SUNSHINE WEEK: Persistent public records requests bear fruit

Starting in November, GateHouse Media Delaware began to look for records showing exactly what military surplus was transferred to Dewey Beach, and to a subset of the state’s 32 participating departments.

We determined that the program was administered by the state through a master agreement with the Defense Logistics Agency, with all requests for equipment passing through the Delaware Emergency Management Agency.

As it turns out, each town with a participating police department is responsible for checking on what it is receiving and where it’s going. The state office is merely a clearinghouse for requests – sometimes, but rarely, the state coordinator will turn down a request.

More often, the LESO administrators in Michigan will nix a request for any of a number of reasons. Mostly, they are denied because the equipment has gone to another police agency somewhere else.

All records are kept in a federal computer database called FEPMIS, and the state and participating police are required to have access to it.

However, in response to a FOIA request for inventory records, DEMA claimed that it had none for any of the state’s 32-plus participating departments. Communications Director Wendy Hudson directed us to the LESO website, where the most recent local inventory for all states is posted as an Excel spreadsheet.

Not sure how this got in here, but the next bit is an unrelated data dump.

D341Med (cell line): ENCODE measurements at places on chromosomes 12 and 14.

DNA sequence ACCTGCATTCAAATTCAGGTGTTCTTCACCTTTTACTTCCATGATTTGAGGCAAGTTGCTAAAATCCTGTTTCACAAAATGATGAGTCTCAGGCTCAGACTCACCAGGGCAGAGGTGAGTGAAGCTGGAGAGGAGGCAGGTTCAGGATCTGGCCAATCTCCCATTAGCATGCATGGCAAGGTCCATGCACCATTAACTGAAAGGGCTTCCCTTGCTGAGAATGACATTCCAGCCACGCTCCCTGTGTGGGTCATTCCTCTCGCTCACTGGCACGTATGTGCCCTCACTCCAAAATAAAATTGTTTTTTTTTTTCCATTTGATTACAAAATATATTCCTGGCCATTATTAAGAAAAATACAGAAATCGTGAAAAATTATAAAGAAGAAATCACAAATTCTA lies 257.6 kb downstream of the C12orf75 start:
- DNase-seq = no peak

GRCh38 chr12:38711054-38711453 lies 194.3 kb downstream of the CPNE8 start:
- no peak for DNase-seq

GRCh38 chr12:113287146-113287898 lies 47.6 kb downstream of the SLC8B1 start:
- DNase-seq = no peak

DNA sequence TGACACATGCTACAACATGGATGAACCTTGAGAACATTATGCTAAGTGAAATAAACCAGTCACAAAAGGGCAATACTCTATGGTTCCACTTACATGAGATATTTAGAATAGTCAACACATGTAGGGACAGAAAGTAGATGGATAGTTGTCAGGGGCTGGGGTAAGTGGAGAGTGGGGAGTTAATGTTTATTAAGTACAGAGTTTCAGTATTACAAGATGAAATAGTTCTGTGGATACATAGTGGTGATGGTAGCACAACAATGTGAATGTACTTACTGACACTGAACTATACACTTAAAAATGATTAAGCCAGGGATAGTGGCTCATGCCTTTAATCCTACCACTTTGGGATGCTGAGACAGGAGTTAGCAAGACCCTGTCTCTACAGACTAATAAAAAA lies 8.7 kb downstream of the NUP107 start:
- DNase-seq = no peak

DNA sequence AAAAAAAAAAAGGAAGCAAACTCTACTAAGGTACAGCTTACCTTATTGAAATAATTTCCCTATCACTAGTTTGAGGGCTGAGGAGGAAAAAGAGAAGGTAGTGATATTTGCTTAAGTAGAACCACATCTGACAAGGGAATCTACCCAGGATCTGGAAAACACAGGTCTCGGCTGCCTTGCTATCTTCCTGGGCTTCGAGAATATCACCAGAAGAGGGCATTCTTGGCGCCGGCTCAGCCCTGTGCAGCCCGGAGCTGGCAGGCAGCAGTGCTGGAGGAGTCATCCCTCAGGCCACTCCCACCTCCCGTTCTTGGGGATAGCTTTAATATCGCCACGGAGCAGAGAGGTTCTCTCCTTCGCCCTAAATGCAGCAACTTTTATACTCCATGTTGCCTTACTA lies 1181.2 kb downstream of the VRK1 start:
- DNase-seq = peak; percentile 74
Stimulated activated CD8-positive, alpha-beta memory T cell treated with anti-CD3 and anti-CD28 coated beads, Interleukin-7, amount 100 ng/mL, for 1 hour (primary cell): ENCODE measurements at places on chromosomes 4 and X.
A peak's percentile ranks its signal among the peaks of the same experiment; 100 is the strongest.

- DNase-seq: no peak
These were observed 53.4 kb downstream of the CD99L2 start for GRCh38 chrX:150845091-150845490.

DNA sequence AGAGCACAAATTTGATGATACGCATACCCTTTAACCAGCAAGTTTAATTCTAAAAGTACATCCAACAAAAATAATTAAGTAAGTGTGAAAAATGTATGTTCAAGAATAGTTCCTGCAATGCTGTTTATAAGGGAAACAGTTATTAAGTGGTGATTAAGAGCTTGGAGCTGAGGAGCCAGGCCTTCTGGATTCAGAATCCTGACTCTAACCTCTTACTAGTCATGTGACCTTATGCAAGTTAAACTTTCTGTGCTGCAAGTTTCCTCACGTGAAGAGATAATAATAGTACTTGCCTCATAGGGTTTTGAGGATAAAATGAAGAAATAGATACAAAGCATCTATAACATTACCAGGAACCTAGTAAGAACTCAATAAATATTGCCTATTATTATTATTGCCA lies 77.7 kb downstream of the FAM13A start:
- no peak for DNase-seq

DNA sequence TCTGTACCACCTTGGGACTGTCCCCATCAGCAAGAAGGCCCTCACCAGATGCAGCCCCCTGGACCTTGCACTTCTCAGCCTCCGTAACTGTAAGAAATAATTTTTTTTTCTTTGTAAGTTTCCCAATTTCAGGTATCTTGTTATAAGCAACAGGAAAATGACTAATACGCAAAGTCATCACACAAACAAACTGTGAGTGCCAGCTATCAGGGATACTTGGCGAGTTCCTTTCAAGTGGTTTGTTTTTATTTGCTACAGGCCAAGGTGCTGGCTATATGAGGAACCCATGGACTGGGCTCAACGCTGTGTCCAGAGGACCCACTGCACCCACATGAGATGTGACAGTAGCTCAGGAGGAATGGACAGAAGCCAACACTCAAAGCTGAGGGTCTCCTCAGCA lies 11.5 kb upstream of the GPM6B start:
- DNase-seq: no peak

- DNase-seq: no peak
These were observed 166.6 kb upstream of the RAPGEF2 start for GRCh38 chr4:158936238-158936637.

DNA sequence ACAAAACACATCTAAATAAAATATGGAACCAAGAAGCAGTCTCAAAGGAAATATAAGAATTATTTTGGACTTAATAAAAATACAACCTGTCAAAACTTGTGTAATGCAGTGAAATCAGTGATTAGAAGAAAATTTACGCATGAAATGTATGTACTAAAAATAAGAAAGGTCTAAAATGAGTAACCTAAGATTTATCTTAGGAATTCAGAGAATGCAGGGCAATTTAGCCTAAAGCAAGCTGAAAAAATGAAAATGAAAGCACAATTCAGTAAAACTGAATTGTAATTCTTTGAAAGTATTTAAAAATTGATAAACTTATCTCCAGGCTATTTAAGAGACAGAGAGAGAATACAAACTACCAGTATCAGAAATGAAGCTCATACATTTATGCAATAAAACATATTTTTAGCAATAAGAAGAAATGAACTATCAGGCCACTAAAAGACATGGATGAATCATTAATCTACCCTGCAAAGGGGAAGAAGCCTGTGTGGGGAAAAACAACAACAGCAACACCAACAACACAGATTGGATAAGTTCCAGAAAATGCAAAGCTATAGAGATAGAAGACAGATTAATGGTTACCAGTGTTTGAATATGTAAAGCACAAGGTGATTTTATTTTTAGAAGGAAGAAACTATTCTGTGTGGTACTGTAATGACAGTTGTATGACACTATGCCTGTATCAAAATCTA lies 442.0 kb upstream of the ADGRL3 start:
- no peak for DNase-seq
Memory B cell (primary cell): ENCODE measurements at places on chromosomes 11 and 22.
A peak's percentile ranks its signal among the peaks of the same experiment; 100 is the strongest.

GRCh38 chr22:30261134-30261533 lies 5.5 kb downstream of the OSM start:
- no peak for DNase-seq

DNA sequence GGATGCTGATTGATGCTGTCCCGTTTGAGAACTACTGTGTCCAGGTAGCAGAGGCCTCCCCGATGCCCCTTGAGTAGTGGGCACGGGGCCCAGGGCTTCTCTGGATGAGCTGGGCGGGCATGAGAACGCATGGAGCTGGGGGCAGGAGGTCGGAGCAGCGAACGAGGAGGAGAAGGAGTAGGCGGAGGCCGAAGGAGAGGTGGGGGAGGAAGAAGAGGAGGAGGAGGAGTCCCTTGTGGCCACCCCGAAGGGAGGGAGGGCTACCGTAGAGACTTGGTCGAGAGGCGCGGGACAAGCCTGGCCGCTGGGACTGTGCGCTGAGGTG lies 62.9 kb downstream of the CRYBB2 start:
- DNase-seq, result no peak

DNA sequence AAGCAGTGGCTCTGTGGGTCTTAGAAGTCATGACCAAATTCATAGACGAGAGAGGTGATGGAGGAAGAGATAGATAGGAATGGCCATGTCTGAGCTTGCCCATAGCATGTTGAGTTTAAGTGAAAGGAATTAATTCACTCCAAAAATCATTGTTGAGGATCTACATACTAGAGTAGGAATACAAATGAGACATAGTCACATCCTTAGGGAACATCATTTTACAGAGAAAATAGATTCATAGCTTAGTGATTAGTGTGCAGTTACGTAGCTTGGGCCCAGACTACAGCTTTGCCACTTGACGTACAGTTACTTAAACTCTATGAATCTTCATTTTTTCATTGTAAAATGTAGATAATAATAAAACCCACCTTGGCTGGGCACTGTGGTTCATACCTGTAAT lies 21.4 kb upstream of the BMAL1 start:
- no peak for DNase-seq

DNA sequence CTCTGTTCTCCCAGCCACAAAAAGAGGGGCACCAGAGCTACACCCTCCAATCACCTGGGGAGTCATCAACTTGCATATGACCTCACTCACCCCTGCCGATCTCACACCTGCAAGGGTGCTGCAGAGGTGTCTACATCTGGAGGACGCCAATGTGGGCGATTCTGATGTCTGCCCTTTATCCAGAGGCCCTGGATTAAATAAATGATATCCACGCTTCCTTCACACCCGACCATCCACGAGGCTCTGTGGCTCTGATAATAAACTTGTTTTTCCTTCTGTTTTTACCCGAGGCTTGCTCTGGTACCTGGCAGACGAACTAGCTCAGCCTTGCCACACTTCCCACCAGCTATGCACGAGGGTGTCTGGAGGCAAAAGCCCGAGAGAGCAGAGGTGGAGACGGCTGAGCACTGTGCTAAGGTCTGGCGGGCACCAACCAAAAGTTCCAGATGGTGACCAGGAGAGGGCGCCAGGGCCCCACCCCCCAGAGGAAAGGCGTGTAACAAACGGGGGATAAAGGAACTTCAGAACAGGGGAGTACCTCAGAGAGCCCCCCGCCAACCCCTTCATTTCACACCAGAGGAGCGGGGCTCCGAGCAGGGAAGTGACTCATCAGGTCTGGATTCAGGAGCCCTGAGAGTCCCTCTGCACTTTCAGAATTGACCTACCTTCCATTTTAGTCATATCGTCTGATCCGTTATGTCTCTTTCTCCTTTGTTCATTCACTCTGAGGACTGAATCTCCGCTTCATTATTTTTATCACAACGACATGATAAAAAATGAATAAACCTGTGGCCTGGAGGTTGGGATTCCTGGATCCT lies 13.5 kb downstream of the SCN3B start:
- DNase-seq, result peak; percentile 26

In November and December, through a series of emails with Media Relations Chief Michelle McCaskill in the DLA media relations office, we learned much more about the program’s workings.

Certain equipment, coded Demil A or Q, could be disposed of after one year, while militarized items were to be inventoried annually. The A- and Q-class items stay in the inventory record for one year, then vanish. So it became clear that only records over a period of years would show what flowed in to each police department.

While DEMA asserted it did not have inventories and could not produce them, the DLA media office quickly provided spreadsheets with inventories for all of Delaware from 2013-2016, along with other materials breaking down the transfers.

It did not seem credible that the state office for the program had no access to its own records, because the DLA agreement requires the state to maintain records for five years. The Dover Post filed a FOIA complaint with the state attorney general’s office. That office concluded, based on an affidavit filed by Schall, that DEMA couldn’t produce the records because they were on a federal computer system – it didn’t matter it is one that all LESO participants are required to have access to.